In a decidedly different novel, Bohjalian seems to continue the Gatsby story where Fitzgerald left off. Gatsby has been dead for decades but his presence still looms large. His house on the cove, that looks like a castle, has been converted to a swim club.
In a book that explores mental illness, nothing is as it seems. Bobbie Crocker, a homeless man, is convinced that people are after him for his collection of photographs.
After his death, a young social worker examines the photographs and determines that they have artistic value. Before Bobbie Crocker was homeless he worked off and on for Life magazine. No one recognizes the humanity of the homeless but Bobby's collection might changes their minds. Recognizing this, Laurel aims to curate a show of Bobby's photographs.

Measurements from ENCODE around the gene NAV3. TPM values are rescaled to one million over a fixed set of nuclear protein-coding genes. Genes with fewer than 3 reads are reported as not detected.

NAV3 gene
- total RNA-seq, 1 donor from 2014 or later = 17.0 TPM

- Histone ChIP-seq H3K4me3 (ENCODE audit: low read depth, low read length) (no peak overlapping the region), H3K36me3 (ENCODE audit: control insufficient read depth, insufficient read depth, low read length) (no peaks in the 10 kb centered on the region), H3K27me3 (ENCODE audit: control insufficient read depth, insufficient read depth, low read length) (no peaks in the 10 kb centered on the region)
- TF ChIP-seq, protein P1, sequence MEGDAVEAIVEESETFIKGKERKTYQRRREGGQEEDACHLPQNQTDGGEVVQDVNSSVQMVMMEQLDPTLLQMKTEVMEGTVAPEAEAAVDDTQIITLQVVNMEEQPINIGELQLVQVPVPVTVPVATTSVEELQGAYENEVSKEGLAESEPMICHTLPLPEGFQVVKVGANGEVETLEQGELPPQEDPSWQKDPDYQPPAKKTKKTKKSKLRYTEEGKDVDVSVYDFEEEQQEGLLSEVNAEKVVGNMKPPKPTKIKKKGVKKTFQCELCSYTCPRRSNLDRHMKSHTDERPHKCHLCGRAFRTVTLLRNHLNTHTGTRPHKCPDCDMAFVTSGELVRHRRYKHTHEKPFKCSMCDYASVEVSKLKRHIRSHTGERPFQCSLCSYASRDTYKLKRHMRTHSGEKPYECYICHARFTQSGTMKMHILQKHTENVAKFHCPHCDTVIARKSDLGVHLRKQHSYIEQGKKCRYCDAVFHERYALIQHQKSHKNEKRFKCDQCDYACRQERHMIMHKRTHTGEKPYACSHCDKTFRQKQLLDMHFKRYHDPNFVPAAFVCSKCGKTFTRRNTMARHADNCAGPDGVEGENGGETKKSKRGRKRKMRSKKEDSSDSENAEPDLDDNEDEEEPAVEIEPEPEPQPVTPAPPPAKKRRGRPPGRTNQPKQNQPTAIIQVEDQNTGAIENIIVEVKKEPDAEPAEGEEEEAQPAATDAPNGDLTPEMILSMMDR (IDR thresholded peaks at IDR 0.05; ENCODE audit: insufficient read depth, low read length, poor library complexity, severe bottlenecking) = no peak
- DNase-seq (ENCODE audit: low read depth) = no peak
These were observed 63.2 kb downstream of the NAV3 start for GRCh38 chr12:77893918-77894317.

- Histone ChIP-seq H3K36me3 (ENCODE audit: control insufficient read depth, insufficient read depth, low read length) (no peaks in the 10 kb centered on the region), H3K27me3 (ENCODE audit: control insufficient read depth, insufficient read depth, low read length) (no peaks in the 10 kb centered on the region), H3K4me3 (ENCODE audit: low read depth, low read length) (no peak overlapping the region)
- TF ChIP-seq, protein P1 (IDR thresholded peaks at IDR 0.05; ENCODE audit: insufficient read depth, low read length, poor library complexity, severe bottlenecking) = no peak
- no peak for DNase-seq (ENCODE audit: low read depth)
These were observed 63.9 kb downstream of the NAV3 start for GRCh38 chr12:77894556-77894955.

Laurel spends all of her free time in University of Vermont's dark room printing negatives and hiding the collection from those who want to steal it. But is all as it seems? Laurel's friends began to worry about her sanity as she begins her solitary trek to resolve the mystery of Bobbie Crocker.
While this is a novel that challenges readers and offers a unique point of view, I'm not sure that Bohjalian really pulls it off. For the most part, we are told about Bobby but do not really seem him interact with the characters. Readers do not know much about him as a person.
Bohjalian uses real photographs from a real homeless persons' collection (Bob "Soupy" Campbell). While that is an interesting blend of fiction with real circumstances, the narrative falls short.